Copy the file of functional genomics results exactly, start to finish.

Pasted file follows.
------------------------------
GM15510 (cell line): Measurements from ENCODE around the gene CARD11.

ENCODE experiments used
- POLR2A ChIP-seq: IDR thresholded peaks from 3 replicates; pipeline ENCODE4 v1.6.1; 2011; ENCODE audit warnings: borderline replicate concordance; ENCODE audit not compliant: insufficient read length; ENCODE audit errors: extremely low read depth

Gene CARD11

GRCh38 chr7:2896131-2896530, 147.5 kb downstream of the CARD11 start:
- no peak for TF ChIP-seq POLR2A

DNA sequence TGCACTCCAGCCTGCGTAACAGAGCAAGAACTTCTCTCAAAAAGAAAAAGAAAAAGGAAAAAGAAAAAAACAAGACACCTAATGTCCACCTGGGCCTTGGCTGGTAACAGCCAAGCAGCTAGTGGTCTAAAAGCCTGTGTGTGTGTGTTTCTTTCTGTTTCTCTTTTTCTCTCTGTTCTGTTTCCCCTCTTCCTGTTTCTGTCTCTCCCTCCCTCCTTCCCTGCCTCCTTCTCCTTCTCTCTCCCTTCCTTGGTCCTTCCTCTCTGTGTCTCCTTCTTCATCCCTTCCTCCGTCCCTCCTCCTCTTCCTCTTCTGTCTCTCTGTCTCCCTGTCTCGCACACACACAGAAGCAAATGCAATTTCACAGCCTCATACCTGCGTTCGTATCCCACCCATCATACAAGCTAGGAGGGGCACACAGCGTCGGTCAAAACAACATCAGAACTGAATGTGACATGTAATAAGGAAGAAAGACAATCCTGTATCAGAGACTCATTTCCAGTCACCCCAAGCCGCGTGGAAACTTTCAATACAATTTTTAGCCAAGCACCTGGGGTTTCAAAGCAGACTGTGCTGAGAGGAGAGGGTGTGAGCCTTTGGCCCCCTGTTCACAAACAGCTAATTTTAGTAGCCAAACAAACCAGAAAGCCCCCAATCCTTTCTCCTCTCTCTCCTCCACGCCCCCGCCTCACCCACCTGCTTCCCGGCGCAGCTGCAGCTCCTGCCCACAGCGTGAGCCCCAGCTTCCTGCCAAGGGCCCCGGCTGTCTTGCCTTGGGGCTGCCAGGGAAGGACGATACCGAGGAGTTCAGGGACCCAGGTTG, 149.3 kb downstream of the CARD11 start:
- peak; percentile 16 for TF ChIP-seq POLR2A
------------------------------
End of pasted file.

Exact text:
GM15510 (cell line): Measurements from ENCODE around the gene CARD11.

ENCODE experiments used
- POLR2A ChIP-seq: IDR thresholded peaks from 3 replicates; pipeline ENCODE4 v1.6.1; 2011; ENCODE audit warnings: borderline replicate concordance; ENCODE audit not compliant: insufficient read length; ENCODE audit errors: extremely low read depth

Gene CARD11

GRCh38 chr7:2896131-2896530, 147.5 kb downstream of the CARD11 start:
- no peak for TF ChIP-seq POLR2A

DNA sequence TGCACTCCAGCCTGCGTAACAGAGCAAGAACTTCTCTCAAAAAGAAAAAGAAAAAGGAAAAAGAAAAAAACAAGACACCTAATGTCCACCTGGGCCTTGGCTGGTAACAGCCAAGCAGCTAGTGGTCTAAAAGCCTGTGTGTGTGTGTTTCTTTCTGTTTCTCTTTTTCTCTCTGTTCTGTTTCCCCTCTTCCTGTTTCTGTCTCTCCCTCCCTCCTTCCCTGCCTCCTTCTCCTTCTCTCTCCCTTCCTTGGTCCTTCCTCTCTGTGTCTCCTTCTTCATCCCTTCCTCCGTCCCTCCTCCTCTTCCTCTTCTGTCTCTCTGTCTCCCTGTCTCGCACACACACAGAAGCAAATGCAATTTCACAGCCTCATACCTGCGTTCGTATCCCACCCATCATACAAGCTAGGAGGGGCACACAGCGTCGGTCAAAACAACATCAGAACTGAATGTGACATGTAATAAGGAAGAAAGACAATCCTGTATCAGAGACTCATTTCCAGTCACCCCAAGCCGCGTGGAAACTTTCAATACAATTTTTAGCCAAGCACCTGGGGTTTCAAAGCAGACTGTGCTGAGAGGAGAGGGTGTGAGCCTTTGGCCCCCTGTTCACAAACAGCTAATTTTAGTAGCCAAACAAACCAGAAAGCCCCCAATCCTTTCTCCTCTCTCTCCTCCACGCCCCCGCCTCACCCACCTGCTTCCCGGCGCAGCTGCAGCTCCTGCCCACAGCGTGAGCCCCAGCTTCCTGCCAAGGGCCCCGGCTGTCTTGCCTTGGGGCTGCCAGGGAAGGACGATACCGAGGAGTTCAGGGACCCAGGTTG, 149.3 kb downstream of the CARD11 start:
- peak; percentile 16 for TF ChIP-seq POLR2A